Aug 22 2021
Surrounded by the Sangre de Cristo Range on one side and the San Juan Mountains on the other, the San Luis Valley is rich in history, agriculture and people. I live and work here, and as a direct assistant I have taken care of many of my neighbors who live in this area.
I help people with activities of daily living, such as dressing, bathing and cooking. My clients depend on me for care and companionship, and I provide them with the support they need to live good lives and remain independent.
Caregivers are hard to find in the San Luis Valley, which means I always stay busy. But the valley is vast, with houses and people scattered all over the place, and it is often not easy to reach my clients.
In the past eight years of providing home care services, I have driven through three cars due to the wear and tear associated with long trips. Despite the high need for our services, home helpers earn low wages and we don’t have access to perks like mileage reimbursement, so it’s hard to save enough for a good car that will last.
Although I was fortunate enough to keep my job during the pandemic, it meant I was putting my family and my health at risk every day. I was forced to make the impossible choice to go to work or risk not being able to pay my bills.
This is why I was hopeful when I learned that Congress had introduced the Better Care Act, the Better Jobs Act, the first step in making President Biden’s care plan a reality, by investing $ 400 billion. dollars in essential health care infrastructure.
This direct investment would lead to more good union jobs in the San Luis Valley and accessible and affordable home care for all families – so that our parents, grandparents and people with disabilities can access high quality care and live at home with dignity. Investing in caregivers means building thriving and resilient communities. Throughout the pandemic, it has become more evident than ever that without my care, my clients are losing an important part of their lives: being part of our community.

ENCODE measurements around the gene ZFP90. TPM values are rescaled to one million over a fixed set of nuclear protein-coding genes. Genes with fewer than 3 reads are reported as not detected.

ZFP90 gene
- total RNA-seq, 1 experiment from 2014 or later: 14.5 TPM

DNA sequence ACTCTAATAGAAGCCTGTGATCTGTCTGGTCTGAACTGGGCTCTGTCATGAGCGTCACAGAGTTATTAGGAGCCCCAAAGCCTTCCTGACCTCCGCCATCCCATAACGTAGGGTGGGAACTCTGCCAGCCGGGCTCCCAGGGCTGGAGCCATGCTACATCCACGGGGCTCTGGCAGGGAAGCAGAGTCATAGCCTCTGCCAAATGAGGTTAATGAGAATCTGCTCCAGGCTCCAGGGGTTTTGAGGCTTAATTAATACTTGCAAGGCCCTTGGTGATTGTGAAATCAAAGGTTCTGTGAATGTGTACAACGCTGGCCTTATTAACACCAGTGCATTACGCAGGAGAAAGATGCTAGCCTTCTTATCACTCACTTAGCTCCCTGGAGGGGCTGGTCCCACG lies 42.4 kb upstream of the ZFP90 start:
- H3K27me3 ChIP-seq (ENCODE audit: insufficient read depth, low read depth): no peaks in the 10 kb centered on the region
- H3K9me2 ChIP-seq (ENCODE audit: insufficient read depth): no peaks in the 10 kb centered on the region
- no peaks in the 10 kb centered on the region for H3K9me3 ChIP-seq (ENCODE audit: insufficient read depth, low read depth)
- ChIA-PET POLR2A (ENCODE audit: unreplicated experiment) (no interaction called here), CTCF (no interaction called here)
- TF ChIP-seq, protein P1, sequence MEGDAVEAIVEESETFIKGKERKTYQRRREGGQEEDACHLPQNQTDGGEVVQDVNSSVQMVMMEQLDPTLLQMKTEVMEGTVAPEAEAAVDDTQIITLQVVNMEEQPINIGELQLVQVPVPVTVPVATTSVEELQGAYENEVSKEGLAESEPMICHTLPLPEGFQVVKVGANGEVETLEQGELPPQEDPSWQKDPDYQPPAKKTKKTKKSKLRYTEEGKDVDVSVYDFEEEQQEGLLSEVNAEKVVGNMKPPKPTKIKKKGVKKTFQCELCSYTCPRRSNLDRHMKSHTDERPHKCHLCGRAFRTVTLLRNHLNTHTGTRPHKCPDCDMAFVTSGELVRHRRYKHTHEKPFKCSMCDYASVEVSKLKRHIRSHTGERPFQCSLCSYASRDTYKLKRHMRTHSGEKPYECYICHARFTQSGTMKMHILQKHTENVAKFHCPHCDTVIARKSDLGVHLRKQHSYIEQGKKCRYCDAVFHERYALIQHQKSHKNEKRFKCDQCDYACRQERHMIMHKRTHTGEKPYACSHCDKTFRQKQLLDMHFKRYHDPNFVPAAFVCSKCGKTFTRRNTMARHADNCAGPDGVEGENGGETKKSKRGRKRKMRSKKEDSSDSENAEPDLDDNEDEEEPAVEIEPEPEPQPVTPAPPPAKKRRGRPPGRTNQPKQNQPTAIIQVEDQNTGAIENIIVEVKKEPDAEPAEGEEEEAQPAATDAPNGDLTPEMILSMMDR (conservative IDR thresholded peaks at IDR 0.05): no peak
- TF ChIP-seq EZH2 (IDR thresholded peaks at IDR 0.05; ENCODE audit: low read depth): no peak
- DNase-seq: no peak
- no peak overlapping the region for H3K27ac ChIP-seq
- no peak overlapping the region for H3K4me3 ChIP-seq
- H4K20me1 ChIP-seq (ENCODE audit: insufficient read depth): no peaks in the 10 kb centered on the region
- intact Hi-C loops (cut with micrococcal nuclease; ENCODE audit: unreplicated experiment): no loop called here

The Better Care Act, Better Jobs would transform this industry, turning home care jobs into good middle class jobs and giving workers a free and fair choice to join a union. For too long, caregivers – the majority of whom are women, mostly women of color – have been underestimated, underpaid and neglected. We need a seat at the table to stand up for each other, our customers and all of Colorado’s communities.
In my opinion, caregivers would be better at our job, and more people would want to do this job, if we got a living wage and got benefits like paid time off, sick time and health care. More than half of all home care workers in Colorado are forced to depend on some form of government assistance and more than a third depend on Medicaid. It can be difficult to take care of others when you can barely take care of yourself.
Our leaders in Congress must take bold and decisive action to invest in caregivers and our lives. The first step is to pass the Better Care, Better Jobs law. We thank Senator Michael Bennet for co-sponsoring the bill and urge Senator John Hickenlooper to sign without delay.
Social workers like me provide a vital service to the most vulnerable members of our community. It is time for us to be valued, respected and sit down at the table to ensure that we can continue to provide quality care to our clients without sacrificing our own health or our families in the process.
Chandra Campos has been a home care provider for eight years and an executive member of Colorado Care Workers Unite. His column comes from The Colorado sun, a non-partisan, reader-backed news organization dedicated to covering Colorado issues. For more information, visit coloradosun.com.